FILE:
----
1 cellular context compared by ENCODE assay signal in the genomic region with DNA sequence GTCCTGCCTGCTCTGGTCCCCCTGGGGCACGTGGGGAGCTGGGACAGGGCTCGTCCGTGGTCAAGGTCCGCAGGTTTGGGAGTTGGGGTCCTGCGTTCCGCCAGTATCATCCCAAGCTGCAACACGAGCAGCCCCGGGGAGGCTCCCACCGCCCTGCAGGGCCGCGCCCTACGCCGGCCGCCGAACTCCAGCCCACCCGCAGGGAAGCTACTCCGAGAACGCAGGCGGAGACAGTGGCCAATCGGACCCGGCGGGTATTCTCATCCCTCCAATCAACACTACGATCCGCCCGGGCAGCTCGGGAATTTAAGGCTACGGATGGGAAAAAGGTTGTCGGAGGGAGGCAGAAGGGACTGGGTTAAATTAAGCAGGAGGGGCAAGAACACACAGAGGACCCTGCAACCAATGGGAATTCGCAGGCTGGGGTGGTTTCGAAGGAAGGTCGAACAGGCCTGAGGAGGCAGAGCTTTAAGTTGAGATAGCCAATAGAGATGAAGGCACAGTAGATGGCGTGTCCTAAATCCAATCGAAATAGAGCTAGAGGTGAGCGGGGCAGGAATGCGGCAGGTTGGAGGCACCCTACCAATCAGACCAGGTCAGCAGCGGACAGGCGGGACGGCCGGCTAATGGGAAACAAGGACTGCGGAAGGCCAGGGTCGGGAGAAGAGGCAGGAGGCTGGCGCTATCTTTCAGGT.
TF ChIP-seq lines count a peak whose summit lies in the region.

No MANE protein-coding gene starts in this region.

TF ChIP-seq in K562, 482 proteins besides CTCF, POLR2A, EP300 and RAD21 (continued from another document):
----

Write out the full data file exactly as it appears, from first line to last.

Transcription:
1 cellular context compared by ENCODE assay signal in the genomic region with DNA sequence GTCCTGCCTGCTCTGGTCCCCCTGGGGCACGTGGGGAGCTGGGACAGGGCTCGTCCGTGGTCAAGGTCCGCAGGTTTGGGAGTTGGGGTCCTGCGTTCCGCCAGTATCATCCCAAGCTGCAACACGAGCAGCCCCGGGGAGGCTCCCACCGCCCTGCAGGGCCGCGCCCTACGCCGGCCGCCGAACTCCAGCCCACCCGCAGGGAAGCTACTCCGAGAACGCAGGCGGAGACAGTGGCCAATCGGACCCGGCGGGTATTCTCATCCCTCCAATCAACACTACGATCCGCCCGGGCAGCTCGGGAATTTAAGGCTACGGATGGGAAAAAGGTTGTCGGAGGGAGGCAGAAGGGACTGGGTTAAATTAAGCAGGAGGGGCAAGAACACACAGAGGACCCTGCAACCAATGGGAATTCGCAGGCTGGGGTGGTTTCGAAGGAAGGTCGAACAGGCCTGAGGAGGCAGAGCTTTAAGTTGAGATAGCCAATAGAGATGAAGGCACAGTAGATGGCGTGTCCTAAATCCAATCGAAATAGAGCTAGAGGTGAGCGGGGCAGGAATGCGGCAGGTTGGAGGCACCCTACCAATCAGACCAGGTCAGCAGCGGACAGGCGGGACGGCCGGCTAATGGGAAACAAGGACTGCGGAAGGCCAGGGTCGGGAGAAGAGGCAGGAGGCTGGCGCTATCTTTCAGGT.
TF ChIP-seq lines count a peak whose summit lies in the region.

No MANE protein-coding gene starts in this region.

TF ChIP-seq in K562, 482 proteins besides CTCF, POLR2A, EP300 and RAD21 (continued from another document):